More cars now include a sunroof, and those sunroofs have gotten larger over the years. Panoramic sunroofs first appeared in the U.S. in the mid-2000s, but some of them pose a risk of exploding. In a study of the problem, 859 complaints were filed with the U.S. government between 1995 and 2017, and of those, 82 involved Nissan vehicles, according to Consumer Reports.
Two class-action lawsuits have been filed against Nissan alleging that panoramic sunroofs have exploded and that Nissan knew about the issue but failed to replace them or reimburse owners for repairs even if the vehicle was still under warranty.
‘Janelle Horne, et al., v. Nissan North America, Inc., and Nissan Motor Company, LTD’
Janelle Horne, the plaintiff in one case, leased an Infiniti QX80, according to Car Complaints. She was driving with her husband and four kids when their sunroof exploded. Her husband pulled off the highway and found there was glass in the interior of their SUV.
The dealership first claimed rocks must have hit the outside of the sunroof, but it did agree to replace the sunroof for free after the plaintiff threatened to tell the media. The plaintiff was, however, responsible for other expensive repairs, including to the SUV’s paint.
The 2017 lawsuit alleges that Nissan and Infiniti vehicles from model years 2008 to the present with factory-installed sunroofs made of tempered glass have a risk of their sunroofs exploding. It covered owners and lessees in the state of California, so it ended up being included under the second lawsuit.
‘Johnson v. Nissan North America, Inc.’
In the second class-action lawsuit, plaintiff Sherida Johnson was driving a used 2016 Nissan Maxima to work when its panoramic sunroof exploded. The dealer then wouldn’t cover the cost of replacing the sunroof, even though the car was within the 3-year/36,000-mile warranty period. While insurance covered some of the cost, Johnson still had to pay $185.
A second plaintiff, Subrina Seenarain, was driving a used 2014 Nissan Maxima when its panoramic sunroof exploded as well. A Nissan representative said the warranty did not cover the damage, and Seenarain paid more than $1,000 to repair the sunroof.
The 2017 lawsuit lists a nationwide concern for the following models with affected panoramic sunroofs: 2008–present Nissan Altima; 2011–present Nissan Juke; 2008–present Nissan Maxima; 2009–present Nissan Murano; 2008–present Nissan Pathfinder; 2008–present Nissan Rogue; and 2008–present Nissan Sentra.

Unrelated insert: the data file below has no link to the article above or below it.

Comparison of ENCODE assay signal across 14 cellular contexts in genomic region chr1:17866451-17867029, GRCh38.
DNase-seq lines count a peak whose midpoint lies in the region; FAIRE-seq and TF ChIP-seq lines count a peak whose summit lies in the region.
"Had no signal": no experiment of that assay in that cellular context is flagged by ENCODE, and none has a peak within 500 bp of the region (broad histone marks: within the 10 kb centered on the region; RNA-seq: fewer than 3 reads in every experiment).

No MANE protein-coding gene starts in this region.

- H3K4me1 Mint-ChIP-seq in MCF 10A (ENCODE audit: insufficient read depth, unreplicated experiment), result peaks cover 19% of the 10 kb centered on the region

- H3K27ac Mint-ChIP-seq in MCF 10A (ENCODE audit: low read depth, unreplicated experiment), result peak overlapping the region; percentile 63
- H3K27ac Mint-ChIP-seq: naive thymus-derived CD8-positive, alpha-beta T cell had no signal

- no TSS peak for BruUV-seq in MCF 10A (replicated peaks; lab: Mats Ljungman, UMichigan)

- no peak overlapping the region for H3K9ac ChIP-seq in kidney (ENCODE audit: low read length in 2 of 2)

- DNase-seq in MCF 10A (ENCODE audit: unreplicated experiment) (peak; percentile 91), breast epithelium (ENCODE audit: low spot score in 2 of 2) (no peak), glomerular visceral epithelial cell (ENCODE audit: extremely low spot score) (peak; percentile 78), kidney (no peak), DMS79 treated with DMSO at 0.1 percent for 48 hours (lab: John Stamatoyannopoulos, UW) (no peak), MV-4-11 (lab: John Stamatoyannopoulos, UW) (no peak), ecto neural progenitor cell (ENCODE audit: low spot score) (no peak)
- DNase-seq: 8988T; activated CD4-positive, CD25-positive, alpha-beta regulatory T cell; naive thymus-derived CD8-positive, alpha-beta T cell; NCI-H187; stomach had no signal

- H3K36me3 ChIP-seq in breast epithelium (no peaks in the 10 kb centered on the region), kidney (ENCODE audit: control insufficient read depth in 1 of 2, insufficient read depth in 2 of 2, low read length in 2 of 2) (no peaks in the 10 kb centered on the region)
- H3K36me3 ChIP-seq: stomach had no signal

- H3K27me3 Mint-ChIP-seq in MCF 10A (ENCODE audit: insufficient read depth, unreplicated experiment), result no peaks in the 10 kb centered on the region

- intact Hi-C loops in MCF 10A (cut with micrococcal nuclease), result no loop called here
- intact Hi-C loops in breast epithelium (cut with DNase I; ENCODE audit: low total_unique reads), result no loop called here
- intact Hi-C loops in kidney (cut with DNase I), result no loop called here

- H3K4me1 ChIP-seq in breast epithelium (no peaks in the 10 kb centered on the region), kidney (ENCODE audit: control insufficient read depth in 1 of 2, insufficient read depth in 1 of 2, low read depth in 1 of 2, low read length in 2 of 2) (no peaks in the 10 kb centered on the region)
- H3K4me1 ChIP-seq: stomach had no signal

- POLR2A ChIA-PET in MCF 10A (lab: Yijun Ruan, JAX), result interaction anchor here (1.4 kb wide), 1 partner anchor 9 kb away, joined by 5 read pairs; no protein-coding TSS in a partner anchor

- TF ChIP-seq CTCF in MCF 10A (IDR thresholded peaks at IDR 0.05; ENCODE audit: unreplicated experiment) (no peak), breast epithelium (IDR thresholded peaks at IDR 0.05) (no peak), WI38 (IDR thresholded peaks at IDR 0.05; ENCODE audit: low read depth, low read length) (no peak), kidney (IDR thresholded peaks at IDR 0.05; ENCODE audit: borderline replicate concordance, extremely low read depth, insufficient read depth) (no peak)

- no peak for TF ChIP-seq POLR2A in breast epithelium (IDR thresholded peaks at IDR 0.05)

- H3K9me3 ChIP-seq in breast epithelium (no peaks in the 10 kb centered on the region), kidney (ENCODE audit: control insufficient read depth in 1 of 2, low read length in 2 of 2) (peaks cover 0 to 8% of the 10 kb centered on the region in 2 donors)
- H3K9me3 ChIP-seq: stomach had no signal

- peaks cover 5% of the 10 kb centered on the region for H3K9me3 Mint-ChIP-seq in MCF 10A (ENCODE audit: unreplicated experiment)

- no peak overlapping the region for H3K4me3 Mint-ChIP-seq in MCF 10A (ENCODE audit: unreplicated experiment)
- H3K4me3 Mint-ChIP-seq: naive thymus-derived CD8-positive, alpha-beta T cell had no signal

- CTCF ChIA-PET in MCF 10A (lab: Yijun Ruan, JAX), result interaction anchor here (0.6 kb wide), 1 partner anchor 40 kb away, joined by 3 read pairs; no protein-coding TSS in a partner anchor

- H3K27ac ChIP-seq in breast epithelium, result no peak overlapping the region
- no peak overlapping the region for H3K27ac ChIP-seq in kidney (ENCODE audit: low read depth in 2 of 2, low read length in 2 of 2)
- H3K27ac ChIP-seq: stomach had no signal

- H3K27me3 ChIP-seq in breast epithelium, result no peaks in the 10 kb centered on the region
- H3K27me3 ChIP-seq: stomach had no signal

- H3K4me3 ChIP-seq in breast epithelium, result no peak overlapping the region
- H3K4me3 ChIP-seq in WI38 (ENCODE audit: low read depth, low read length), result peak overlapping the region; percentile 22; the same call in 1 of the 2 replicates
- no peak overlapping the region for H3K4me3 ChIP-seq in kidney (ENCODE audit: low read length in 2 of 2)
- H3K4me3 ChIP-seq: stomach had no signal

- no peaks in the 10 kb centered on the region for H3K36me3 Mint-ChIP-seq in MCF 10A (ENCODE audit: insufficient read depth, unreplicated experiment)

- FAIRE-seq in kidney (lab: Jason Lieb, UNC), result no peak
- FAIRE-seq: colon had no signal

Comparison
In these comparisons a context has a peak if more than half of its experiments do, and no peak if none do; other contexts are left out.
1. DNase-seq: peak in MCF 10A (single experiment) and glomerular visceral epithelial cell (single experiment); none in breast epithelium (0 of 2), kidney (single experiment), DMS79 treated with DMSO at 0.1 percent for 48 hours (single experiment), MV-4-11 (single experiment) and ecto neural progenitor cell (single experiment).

Nissan filed a motion to dismiss, saying that broken glass isn’t covered by warranties and therefore broken sunroofs aren’t either. The judge dismissed some claims in certain states but left others to proceed. The case was scheduled for mediation on April 30th, 2019, but results are unknown.
The cause of the exploding sunroof
Both lawsuits explain that the sunroof is made of tempered glass that includes multiple layers. Tempered glass is stronger, but it can explode if there is a problem with one of the compressed layers. A panoramic sunroof uses thinner glass to save on weight and also improve the vehicle’s fuel economy. The lawsuits suggest that thinner glass is hard to properly temper.
In addition, the Nissan sunroofs have ceramic enamel around the edges, which is applied before tempering. The lawsuits allege that this ceramic enamel weakens the structural strength of the sunroof since the glass and paint expand differently.
The dangers of exploding sunroofs
When the sunroof explodes, it can pose a danger to people inside the vehicle. While tempered glass breaks into chunks, a broken sunroof can still send a large amount of glass flying into the cabin, causing injuries. The glass explodes with a very loud sound, and startled drivers are at risk of swerving or crashing.
The cost to Nissan owners
Upgrading a vehicle to include a panoramic sunroof adds roughly $1,000 to the buyer’s price. Repairing or replacing one of these sunroofs can cost owners $1,000 to $2,000. While insurance may cover some of the costs, not all owners were able to have the full amount covered.
According to Consumer Reports, Nissan isn’t the only auto manufacturer facing these concerns. There are 35 brands and 208 models with exploding sunroofs. Hyundai, Kia, Nissan, Ford, Mercedes-Benz, and Volkswagen each are named in class-action lawsuits regarding sunroofs.